Mike: It really depends on the organization, the scale they can afford to deploy in their own data centers, and sometimes the regulatory environment they face. In some cases, it makes more sense to keep an application in-house.
For some larger organizations, there are instances where it may not make sense to shift everything to the cloud. For example, if you have an infrastructure that already complies with strict regulations, it may be more costly to move that to the cloud, where you might have to re-certify everything.
If you have a applications running in your private data center that work well, it makes sense to keep that deployment in place rather than move it to the cloud. You really need to evaluate what makes the most sense for you and your organization, and that’s what we continue to do for Citrix.
Joe: While you’ve made the case that a public cloud can be as secure — if not more secure — than a private data center, do you follow any practices to ensure our deployments are protected?
Mike: First, it’s important not to assume anything. While your cloud provider can be extremely secure, you still need to perform due diligence to confirm everything meets your standards. We take a “trust, but verify” approach to make sure all the security measures, policies and practices meet our strict standards, and we embrace whichever policies — whether our in-house practices and policies, or the cloud providers — are the most secure.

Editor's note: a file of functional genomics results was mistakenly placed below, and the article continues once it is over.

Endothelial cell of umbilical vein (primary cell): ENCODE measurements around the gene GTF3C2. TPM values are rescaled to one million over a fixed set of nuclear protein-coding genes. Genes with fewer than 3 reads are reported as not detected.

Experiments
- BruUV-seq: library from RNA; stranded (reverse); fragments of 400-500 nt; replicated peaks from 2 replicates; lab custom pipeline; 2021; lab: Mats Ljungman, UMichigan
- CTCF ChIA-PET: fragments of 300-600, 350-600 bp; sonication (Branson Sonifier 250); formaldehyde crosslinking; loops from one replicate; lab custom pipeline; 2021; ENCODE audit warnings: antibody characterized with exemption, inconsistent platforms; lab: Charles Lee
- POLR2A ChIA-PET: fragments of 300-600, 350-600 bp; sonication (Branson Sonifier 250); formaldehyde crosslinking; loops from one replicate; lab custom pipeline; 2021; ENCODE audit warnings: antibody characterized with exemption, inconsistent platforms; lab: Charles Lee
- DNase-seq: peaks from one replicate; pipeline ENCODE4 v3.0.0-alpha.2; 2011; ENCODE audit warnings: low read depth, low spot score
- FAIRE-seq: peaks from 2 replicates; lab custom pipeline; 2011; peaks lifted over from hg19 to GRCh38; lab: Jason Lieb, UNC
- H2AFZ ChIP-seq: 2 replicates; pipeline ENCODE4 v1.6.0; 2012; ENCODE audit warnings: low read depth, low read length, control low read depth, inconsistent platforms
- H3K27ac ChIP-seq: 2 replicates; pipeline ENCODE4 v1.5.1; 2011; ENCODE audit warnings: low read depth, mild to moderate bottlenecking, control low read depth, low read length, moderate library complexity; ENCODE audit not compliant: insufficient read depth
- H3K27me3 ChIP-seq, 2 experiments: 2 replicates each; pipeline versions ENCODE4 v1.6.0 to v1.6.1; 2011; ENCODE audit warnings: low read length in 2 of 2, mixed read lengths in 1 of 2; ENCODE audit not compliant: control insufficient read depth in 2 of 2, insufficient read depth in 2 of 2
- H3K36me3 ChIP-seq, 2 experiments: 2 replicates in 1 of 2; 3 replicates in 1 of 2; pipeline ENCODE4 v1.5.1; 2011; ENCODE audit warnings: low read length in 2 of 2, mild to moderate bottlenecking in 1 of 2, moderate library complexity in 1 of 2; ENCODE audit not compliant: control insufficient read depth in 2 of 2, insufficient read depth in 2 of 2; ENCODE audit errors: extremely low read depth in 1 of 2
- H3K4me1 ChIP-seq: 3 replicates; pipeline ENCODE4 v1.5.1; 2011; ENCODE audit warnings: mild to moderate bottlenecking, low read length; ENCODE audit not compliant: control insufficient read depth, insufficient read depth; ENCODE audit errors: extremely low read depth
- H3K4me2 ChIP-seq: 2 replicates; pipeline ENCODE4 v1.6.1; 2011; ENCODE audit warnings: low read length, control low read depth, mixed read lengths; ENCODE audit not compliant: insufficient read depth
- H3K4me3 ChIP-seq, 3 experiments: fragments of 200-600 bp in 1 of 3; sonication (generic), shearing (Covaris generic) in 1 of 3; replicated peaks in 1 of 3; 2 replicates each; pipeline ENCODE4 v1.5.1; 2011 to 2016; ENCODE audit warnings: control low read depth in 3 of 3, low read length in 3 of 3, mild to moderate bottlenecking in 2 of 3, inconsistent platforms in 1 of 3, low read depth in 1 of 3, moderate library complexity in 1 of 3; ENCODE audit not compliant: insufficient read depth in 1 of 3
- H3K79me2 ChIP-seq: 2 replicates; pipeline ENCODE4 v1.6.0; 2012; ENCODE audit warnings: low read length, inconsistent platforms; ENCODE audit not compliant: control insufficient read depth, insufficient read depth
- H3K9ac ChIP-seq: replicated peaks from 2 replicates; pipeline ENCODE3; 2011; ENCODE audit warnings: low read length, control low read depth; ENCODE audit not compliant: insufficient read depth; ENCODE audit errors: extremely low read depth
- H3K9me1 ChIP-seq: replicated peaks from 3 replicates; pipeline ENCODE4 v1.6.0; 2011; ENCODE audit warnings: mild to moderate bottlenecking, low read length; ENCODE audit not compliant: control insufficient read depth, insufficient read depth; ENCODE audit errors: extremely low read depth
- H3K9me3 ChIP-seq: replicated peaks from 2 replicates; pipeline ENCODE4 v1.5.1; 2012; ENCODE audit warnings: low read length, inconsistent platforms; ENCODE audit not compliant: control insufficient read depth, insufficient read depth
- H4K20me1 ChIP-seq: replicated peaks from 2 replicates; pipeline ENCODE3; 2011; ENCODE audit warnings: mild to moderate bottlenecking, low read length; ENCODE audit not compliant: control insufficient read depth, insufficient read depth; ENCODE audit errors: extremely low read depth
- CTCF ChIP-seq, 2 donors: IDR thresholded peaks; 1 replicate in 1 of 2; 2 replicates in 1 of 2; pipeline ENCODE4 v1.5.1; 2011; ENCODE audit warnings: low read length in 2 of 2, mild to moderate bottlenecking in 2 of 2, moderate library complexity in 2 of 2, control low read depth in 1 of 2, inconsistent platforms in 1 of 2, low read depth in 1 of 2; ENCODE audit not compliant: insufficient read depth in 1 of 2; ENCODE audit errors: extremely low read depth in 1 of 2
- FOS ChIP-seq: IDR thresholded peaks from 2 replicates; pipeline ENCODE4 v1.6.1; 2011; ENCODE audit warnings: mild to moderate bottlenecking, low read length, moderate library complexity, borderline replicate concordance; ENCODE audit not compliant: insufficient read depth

We also make sure we use the strongest security measures available for each deployment. Some of the largest security breaches have occurred because basic security measures were not used, even though they were available. For example, one high-profile breach in a cloud infrastructure happened because the company failed to implement any access security, not even a password.
We continually analyze everything we manage to make sure the strongest security measures are enabled and protecting our data.
Joe: What about the security of native SaaS applications we’re using at Citrix? How do you monitor application usage when they are happening outside of the Citrix network?
Mike: That’s a good point to consider. We rely on application log data for security monitoring and IP protection. Regardless of how an app landed in the cloud or which cloud it resides in (ours, or someone else’s) is really secondary to what log data we can access. In some cases where a SaaS provider charges a premium on log data, it can lead to added charges, but it’s important to have that data available.
Joe: Do you have any advice for Citrix customers who are navigating their own transition to the cloud?
Mike: Make sure you review the security policies and measures you have in place, and do your due diligence when evaluating cloud or SaaS providers. In many cases, they may have stronger protections in place than you can deploy on your own.
Then make sure you use the strongest protection available, whether it’s yours, or the service providers’.
The bottom line is this: we evaluate where public cloud infrastructure makes the most operational sense, and then we put the strongest security measures available in place.